Care providers and treatment centers that treat those who have trauma issues can also ensure a supportive therapeutic environment that is sensitive to the needs of individuals with PTSD. Similarly, clinicians trained in these types of dual disorders create safe and comfortable relationships in which triggers are minimized and interpersonal boundaries are respected. Such treatment settings and clinicians provide a therapeutic approach which can target PTSD as well as concurrent mental health problems without increasing distress.

Treatment of PTSD

Treatment of PTSD and co-occurring mental health problems requires trauma-informed care along with treatment for the concurrent disorder. Those with Substance Disorders and PTSD require care from providers trained in treating both. Programs for the dually diagnosed can create and plan a comprehensive course of treatment tailored to the individual needs of each person. Such treatment plans involve simultaneous and coordinated therapies for the treatment of PTSD and Substance Disorders. Individual and group counseling use supportive techniques and education to equip clients with the coping skills and strategies necessary to manage both. Specialized trauma-based therapies that use such modalities as Cognitive Behavioral Therapy, EMDR, desensitization, visualization and relaxation are common and effective. Treatment for the concurrent Substance Disorder will also typically involve individual and group counseling along with education, relapse prevention planning and 12 Step programs. The use of non-addictive medications for those with concurrent PTSD and Substance Disorders is sometimes indicated for the management of such symptoms as problematic anxiety, panic, sleep disturbance, nightmares or depression.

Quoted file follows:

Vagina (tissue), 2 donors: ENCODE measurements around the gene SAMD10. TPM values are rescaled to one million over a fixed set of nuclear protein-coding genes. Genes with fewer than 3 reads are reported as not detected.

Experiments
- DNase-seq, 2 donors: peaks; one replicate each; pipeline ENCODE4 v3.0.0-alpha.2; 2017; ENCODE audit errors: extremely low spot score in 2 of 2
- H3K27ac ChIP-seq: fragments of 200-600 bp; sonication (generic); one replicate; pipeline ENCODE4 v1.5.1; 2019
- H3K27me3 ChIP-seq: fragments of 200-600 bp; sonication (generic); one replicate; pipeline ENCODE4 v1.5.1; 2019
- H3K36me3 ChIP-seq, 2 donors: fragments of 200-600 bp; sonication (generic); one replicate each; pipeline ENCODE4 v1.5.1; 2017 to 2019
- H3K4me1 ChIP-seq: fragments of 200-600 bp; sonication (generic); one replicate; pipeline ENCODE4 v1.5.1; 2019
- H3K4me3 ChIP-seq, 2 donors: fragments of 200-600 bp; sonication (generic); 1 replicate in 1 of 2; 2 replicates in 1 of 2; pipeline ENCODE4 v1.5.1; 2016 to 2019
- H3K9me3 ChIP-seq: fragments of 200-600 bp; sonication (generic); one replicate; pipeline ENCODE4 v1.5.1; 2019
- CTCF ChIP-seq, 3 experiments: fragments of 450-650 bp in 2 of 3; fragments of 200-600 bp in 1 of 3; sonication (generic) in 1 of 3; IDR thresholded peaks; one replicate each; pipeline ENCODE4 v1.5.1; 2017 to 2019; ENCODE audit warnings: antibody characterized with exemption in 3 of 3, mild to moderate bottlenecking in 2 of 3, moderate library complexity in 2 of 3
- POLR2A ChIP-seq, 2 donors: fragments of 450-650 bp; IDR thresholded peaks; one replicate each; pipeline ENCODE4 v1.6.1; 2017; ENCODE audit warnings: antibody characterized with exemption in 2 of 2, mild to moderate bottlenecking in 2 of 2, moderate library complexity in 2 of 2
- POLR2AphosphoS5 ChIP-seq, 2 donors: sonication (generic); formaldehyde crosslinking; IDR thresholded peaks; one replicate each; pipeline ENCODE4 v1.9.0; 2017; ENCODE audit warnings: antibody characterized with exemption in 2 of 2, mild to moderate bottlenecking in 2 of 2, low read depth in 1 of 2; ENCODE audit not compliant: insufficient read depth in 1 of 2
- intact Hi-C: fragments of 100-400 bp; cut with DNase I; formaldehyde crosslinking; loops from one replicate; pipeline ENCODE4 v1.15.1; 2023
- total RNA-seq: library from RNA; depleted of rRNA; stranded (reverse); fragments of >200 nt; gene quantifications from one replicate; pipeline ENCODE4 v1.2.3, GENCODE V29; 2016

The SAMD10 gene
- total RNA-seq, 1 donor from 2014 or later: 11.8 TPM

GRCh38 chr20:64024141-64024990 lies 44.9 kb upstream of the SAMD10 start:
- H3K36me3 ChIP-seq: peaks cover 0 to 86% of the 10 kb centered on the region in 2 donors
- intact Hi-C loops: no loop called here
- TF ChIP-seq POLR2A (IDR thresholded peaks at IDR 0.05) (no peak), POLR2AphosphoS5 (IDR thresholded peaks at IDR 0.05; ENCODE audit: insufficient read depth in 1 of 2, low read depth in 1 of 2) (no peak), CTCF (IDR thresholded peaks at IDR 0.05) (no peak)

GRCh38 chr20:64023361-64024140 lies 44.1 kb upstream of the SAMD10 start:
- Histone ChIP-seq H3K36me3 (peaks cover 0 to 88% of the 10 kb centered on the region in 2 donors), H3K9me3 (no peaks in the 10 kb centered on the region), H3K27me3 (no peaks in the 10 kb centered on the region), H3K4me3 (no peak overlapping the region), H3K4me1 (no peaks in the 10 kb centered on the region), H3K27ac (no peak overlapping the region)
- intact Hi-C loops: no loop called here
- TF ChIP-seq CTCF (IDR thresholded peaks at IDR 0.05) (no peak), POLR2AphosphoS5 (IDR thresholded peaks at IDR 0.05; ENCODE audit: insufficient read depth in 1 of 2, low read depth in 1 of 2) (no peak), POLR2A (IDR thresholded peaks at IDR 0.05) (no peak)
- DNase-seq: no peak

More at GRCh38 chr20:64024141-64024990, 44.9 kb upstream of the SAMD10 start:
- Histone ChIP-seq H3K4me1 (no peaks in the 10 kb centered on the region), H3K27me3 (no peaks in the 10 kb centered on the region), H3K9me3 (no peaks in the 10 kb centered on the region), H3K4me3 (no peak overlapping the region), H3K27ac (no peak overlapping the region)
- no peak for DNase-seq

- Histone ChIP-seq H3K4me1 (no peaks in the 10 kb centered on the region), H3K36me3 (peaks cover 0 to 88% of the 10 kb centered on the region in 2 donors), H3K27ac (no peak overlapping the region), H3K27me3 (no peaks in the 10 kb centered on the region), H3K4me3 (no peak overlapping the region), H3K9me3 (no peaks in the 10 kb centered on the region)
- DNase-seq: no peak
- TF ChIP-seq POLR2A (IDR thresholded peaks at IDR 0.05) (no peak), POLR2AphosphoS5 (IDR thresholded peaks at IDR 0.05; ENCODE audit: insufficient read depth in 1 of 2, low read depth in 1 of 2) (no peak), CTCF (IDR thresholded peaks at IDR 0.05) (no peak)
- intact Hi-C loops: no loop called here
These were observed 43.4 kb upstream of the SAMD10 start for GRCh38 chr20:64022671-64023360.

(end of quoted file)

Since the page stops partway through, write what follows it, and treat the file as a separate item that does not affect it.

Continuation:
For individuals who have the dual disorders of PTSD and depression, similar treatment modalities are used. Specific to depression, however, patterns of depressive thinking are typically addressed in individual and group counseling. Such modalities as Cognitive Behavioral Therapy may be used to identify patterns of thought that contribute to a pessimistic outlook and feelings of hopelessness and helplessness. Additionally, supportive counseling techniques encourage the acquisition of new coping skills and strategies. Enhanced coping skills help eliminate self-defeating patterns that can perpetuate depression. For some, psychiatric services and medications are indicated to improve and stabilize mood so that overall functioning improves. Because severe depression may also cause suicidal thinking or self-harming behaviors, some may require a therapeutic environment that ensures safety and support until such a crisis is resolved.

Recovery

A successful and full recovery from PTSD and concurrent substance or mental health conditions is possible. Trauma-informed clinicians and treatment programs are skilled in successfully addressing these. Individualized plans for care provide goals and objectives that progressively manage and resolve symptoms of both disorders.

Treatment centers with Dual Diagnosis programs can provide information about the research-based therapies now available for PTSD and co-occurring disorders. These employ clinicians trained to address overall mental health concerns as well as the specific needs of those with PTSD. Clinicians in these programs often have various educational backgrounds in psychology and are further trained in techniques that target and resolve the symptoms of PTSD, Substance Disorders and other co-occurring mental health conditions.